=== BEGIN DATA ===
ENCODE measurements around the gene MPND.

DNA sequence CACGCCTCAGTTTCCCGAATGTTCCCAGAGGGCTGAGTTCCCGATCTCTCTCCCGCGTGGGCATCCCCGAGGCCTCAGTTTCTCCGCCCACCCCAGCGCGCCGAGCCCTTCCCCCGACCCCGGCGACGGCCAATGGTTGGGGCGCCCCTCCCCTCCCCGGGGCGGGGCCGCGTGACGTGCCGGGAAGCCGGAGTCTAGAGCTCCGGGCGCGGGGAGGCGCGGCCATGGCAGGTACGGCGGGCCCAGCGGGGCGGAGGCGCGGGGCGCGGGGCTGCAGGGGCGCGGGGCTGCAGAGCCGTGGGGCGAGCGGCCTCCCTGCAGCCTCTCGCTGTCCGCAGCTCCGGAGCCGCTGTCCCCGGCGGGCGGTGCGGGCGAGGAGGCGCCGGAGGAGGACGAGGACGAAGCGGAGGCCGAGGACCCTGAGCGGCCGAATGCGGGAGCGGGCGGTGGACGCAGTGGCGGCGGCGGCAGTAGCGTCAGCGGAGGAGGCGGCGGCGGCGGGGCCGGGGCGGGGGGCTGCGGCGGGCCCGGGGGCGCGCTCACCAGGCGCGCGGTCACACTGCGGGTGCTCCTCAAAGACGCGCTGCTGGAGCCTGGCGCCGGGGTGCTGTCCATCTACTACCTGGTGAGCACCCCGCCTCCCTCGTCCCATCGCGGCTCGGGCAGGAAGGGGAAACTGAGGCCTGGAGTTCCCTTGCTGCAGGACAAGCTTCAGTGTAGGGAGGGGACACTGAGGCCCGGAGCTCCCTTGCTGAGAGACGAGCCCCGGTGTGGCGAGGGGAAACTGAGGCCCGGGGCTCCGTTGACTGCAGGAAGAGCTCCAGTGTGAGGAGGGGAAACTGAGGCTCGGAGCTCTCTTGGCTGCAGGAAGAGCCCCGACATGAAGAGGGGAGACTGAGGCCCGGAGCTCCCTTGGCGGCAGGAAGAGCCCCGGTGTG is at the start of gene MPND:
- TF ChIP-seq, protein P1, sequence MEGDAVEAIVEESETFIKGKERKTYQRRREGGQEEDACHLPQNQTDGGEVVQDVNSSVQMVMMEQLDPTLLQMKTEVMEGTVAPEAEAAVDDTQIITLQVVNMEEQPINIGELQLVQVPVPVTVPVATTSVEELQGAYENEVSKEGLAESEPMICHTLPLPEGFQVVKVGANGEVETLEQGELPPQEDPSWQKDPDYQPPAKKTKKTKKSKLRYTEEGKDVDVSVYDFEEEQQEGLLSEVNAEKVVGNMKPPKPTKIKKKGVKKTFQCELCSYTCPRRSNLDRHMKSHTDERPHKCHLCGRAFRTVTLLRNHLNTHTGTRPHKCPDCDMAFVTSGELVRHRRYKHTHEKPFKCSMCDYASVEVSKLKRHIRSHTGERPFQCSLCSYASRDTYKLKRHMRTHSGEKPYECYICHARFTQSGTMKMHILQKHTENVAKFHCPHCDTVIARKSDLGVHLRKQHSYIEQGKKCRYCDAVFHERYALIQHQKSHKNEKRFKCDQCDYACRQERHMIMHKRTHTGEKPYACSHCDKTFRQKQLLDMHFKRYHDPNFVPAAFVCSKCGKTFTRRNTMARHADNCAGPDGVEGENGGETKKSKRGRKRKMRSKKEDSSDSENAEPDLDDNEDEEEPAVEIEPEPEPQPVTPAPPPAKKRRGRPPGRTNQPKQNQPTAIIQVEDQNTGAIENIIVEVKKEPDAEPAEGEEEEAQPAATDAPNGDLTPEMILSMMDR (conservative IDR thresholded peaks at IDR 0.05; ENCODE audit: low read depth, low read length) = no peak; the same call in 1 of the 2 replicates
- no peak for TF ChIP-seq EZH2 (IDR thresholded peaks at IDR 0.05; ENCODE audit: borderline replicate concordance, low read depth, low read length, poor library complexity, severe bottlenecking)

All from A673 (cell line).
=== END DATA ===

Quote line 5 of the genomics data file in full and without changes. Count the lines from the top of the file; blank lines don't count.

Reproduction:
All from A673 (cell line).